Emerging Human Rights: The African Political Economy Context

By Mark O. C. Anikpo; George W. Shepherd Jr. | Go to book overview

the exploitative systems in place and show up the contradictions between what is postulated and actual reality. In the end these limited rights serve primarily to moderate intraruling class conflicts.

The record of violations of human rights in Africa remains very discouraging. Some progress might have been made since independence, but the increasing impoverishment of the African peoples, together with the growing reach of imperialism in the African countries with the active collaboration of the local ruling classes which has increasingly undermined the capacity of these classes to take the initiative and to make autonomous decisions in matters of national development, leaves little room for consolation. If the African masses are to gain from the national and world movements in the field of human rights they must be at the center of development. They must participate in that process on the basis of self-reliance. They must also be in the forefront of national liberation which can only be achieved on the basis of anti-imperialist struggle. In effect, what is needed is a socialist transformation of African countries which alone will ensure that the majority decree laws are protective and promotional of their human rights and not violative of them. This, in our view, is the central problem of human rights protection or violation.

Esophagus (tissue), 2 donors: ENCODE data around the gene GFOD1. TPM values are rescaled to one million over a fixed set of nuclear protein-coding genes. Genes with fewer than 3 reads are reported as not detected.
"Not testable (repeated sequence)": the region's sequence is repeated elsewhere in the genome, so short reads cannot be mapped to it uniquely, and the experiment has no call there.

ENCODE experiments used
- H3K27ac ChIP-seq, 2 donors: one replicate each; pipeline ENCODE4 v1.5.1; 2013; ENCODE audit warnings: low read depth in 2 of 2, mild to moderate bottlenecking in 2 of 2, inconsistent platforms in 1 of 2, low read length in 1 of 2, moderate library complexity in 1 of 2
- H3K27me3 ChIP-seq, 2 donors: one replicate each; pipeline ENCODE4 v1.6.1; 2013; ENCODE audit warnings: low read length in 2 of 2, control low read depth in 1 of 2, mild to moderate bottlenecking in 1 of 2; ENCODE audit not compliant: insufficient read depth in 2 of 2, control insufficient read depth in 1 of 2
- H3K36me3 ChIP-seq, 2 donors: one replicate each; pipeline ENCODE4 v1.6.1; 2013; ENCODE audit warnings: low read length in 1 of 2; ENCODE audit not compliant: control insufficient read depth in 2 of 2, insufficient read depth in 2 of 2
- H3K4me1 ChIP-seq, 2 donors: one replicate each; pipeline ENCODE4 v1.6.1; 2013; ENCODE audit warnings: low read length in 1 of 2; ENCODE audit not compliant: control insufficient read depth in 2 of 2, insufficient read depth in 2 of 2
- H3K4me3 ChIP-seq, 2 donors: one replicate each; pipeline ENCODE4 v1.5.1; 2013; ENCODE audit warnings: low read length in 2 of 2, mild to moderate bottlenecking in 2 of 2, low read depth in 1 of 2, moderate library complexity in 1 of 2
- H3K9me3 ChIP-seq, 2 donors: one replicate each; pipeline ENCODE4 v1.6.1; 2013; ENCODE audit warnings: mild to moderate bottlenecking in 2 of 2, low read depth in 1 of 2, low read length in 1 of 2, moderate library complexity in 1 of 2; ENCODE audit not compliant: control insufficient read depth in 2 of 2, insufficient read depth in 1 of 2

NOTES
1.
Olawoyin v. Attorney General, Northern Nigeria ( 1966) ALL NLR 296, Chibee Tyough v. Attorney General, Benue State and 4 others ( 1982), 3 NCLR, p. 734.
2.
I. Shivji, "From the Analysis of Forms to the Exposition of Substance: The Tasks of a Lawyer Intellectual," Eastern African Law Review 5, nos. 1 and 2 ( 1972), pp. 6-7. Osita C. Eze, "Human Rights, Legal Rights or Social Rights," Human Rights Education in Nigeria, in L. A. Jinadu and U. M.O. Ivowi , eds. ( Lagos, Nigeria: Nigeria National Commission for Unesco, 1982). pp. 96-99.
4.
F. Baran, "The Commitment of the Intellectual," in F. Baran, ed., The Longer View ( New York: Monthly Review Press, 1966), p. 8; Osita C. Eze , "Human Rights, Legal Rights or Social Rights."
5.
T. E. McCarthy, J. B. Marie, S. P. Marks, and L. Sirois, Human Rights Studies in Universities, under the supervision of Karel Vasak ( Paris: Unesco, 1978), p. 82.
6.
"The Origin of the Family, Private Property and the State," in Marx/ Engels , Selected Works ( Moscow: Progress Publishers, 1982), pp. 461-556; Lenin, "The State and Revolution," Collected Works, vol. 25; Patrick F. Wilmot , Sociology, a New Introduction ( London: Collins International Text Books, 1985), Chapter 4; Osita C. Eze, ed., Society and the Rule of Law ( Owerri, Nigeria: Totan Publishers, 1987, p. 21.

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